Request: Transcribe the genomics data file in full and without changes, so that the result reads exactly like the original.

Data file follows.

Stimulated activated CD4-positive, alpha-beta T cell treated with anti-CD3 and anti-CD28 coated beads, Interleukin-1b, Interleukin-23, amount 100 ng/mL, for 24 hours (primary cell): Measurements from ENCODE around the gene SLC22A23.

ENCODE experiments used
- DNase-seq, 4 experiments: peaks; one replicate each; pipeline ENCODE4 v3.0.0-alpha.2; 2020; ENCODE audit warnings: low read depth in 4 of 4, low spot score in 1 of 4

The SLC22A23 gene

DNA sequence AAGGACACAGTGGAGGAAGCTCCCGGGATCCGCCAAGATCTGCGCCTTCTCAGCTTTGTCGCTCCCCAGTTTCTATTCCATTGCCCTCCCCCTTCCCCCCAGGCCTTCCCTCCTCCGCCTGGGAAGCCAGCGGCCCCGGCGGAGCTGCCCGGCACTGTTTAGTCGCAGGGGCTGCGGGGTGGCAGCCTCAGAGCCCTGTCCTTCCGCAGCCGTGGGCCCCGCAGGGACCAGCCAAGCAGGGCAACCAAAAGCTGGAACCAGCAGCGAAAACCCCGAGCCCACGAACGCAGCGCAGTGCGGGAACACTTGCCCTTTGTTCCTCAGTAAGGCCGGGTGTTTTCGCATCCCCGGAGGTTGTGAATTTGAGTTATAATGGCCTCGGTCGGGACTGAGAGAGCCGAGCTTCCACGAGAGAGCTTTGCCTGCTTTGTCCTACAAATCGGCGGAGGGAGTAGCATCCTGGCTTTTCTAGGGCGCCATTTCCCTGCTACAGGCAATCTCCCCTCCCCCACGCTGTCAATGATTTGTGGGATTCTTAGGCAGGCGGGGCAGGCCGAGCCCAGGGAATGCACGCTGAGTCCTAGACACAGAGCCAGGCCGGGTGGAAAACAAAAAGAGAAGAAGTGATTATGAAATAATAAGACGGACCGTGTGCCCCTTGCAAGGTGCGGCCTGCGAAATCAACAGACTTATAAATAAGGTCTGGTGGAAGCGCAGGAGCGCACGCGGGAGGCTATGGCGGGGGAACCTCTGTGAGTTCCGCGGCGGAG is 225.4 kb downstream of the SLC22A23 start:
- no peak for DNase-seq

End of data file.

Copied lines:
Stimulated activated CD4-positive, alpha-beta T cell treated with anti-CD3 and anti-CD28 coated beads, Interleukin-1b, Interleukin-23, amount 100 ng/mL, for 24 hours (primary cell): Measurements from ENCODE around the gene SLC22A23.

ENCODE experiments used
- DNase-seq, 4 experiments: peaks; one replicate each; pipeline ENCODE4 v3.0.0-alpha.2; 2020; ENCODE audit warnings: low read depth in 4 of 4, low spot score in 1 of 4

The SLC22A23 gene

DNA sequence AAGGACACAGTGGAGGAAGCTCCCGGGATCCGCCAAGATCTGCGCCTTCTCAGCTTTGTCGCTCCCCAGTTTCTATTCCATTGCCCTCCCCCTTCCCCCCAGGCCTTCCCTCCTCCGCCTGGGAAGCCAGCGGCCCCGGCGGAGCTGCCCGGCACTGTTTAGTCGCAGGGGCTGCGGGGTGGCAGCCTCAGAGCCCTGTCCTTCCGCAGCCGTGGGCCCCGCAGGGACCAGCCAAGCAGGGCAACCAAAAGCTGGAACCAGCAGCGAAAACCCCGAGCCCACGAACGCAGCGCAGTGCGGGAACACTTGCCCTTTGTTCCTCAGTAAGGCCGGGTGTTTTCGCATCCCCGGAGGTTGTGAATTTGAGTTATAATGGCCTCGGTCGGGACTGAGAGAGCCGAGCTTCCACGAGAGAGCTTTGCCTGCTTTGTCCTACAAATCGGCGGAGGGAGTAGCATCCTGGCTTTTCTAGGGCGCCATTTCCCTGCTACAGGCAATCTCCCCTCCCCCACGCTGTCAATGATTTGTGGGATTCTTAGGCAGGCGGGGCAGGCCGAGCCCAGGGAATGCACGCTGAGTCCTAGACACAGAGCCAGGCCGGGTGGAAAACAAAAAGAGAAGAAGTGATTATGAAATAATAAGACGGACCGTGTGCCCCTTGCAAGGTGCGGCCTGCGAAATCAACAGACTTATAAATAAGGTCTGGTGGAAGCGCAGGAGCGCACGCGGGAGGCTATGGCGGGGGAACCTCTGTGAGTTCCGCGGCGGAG is 225.4 kb downstream of the SLC22A23 start:
- no peak for DNase-seq